It is one of the most remote mining camps in Ontario, and it was heralded as the next economic engine for the province, and possibly Canada. The Ring of Fire, about 575 kilometres north of Thunder Bay, holds massive amounts of chromite, nickle and copper, among other metals.

The area at one point had 35 exploration companies searching for minerals and a dozen mining camps housing workers. Now, just the Noront Resources Esker camp remains. A skeleton crew keeps the camp running, as well as doing geophysical work, looking for more mineral deposits.

“We’re committed to it. We’re continuing to consolidate in the Ring of Fire, where as other companies haven’t had the ability to stick around,” said Ryan Weston, Noront’s Vice-President of Exploration. Continue Reading →

Noront lobbies for road access to Eagle’s Nest – by Lesley Stokes (Northern Miner – October 11, 2016)

VANCOUVER — Noront Resources (TSXV: NOT) is encouraged that the Ring of Fire camp in northern Ontario, where the junior has its remote Eagle’s Nest nickel-copper and platinum group metal (PGM) deposit, has been designated a priority in Ontario Premier Kathleen Wynne’s Sept. 23 mandate letter to re-appointed Minister of Northern Development and Mines Michael Gravelle.

The most specific item in the letter is an instruction to Gravelle to “work towards upgrading existing roads and infrastructure in the region to connect with future Ring of Fire infrastructure, with a target of 2018 to begin road work.”

The nearest paved road from Eagle’s Nest is 280 km to the south, and Noront is looking for the provincial government to pay for and build an all-season, all-access road into the Eagle’s Nest site, which is the leading contender to be the first deposit mined in the camp. Continue Reading →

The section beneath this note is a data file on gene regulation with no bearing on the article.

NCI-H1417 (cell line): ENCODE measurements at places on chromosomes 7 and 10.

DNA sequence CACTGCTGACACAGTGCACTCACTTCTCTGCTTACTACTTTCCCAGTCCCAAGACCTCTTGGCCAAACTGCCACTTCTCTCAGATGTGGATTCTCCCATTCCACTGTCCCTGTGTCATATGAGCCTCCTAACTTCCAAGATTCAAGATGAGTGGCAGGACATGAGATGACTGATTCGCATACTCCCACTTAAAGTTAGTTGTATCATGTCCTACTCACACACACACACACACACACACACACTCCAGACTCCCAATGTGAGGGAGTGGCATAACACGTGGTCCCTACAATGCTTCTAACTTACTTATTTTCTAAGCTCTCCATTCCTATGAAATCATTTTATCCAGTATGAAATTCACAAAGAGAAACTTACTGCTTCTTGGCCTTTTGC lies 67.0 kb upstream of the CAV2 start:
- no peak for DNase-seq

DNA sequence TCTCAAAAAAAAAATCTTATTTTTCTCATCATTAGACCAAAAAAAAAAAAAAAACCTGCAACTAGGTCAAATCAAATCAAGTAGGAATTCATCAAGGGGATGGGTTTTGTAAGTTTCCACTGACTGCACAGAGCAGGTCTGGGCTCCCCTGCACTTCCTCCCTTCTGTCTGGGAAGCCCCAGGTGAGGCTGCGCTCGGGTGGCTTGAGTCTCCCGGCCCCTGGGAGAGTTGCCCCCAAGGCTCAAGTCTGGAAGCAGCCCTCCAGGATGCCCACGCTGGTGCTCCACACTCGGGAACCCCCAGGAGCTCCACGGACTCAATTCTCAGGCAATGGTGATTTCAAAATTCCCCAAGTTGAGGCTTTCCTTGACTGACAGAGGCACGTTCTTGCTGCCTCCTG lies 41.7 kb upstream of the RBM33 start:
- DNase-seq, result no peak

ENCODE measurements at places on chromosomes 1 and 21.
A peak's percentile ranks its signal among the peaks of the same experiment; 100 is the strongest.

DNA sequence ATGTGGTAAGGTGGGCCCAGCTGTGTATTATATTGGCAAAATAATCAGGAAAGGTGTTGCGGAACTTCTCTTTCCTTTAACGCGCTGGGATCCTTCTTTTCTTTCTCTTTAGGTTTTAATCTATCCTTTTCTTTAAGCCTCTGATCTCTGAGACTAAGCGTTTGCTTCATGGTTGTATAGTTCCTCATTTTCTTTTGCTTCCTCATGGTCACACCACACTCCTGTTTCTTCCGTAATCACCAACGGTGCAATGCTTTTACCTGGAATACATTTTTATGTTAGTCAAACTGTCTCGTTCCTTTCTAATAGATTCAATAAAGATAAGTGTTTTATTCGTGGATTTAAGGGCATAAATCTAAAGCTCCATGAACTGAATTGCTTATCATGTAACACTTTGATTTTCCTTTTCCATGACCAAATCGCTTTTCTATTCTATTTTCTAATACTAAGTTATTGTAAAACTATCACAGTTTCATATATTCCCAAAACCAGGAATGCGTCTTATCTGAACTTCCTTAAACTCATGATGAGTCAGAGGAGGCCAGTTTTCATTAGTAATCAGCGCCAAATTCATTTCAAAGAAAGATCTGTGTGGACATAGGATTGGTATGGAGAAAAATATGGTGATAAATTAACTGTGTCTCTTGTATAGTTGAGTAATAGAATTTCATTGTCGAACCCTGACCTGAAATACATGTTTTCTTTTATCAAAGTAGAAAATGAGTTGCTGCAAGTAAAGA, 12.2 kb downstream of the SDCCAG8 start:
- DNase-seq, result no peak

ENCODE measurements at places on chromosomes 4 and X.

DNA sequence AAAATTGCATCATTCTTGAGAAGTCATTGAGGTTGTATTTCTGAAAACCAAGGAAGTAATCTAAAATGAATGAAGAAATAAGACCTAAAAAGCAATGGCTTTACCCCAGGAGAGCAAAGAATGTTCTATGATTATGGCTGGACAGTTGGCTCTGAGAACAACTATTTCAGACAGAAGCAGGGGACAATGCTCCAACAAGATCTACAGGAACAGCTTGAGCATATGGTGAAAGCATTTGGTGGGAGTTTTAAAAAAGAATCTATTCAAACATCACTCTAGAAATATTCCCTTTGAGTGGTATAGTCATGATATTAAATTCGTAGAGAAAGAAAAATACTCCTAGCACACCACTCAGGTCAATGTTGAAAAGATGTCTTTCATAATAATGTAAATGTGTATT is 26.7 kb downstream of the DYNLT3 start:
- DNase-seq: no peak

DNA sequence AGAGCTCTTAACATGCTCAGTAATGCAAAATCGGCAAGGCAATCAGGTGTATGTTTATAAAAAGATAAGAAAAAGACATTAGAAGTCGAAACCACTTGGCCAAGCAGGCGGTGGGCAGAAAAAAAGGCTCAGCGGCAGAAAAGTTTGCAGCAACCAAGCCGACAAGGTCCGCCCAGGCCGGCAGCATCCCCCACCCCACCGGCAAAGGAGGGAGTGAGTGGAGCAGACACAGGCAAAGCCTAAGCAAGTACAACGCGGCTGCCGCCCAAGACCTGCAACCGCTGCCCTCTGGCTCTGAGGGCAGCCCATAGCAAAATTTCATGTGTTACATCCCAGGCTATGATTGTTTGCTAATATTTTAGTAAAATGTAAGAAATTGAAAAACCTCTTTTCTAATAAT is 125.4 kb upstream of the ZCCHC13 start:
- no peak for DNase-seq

[Ring of Fire road] Assessment work ‘must start’ soon – by Carl Clutche (Thunder Bay Chronicle-Journal – October 8, 2016)

An environmental review into a long-awaited access road into the Ring of Fire mineral belt needs to start early next year if the province is serious about meeting its own timelines for getting the road constructed, says one of the region’s mining proponents.

Noront Resources, which is proposing to build the first nickel mine in the RoF about 550 kilometre northeast of Thunder Bay, said that it wants to start building its proposed $700 million mine in 2018.

That’s the same year the province has said it will start building an access road into the RoF by “upgrading existing roads and infrastructure in the region that would connect with future Ring of Fire infrastructure.” For that to happen, says Noront Resources CEO Alan Coutts, the company “believes that environmental assessment work must start in early 2017.” Continue Reading →

September 2016 Mandate letter: Northern Development and Mines – Premier’s instructions to Minister Michael Gravelle on priorities. (September 23, 2016)

Dear Minister Gravelle:

Welcome back to your role as Minister of Northern Development and Mines. As we mark the mid-point of our mandate, we have a strong and new Cabinet, and are poised to redouble our efforts to deliver on our top priority — creating jobs and growth. Guided by our balanced plan to build Ontario up for everyone, we will continue to work together to deliver real benefits and more inclusive growth that will help people in their everyday lives.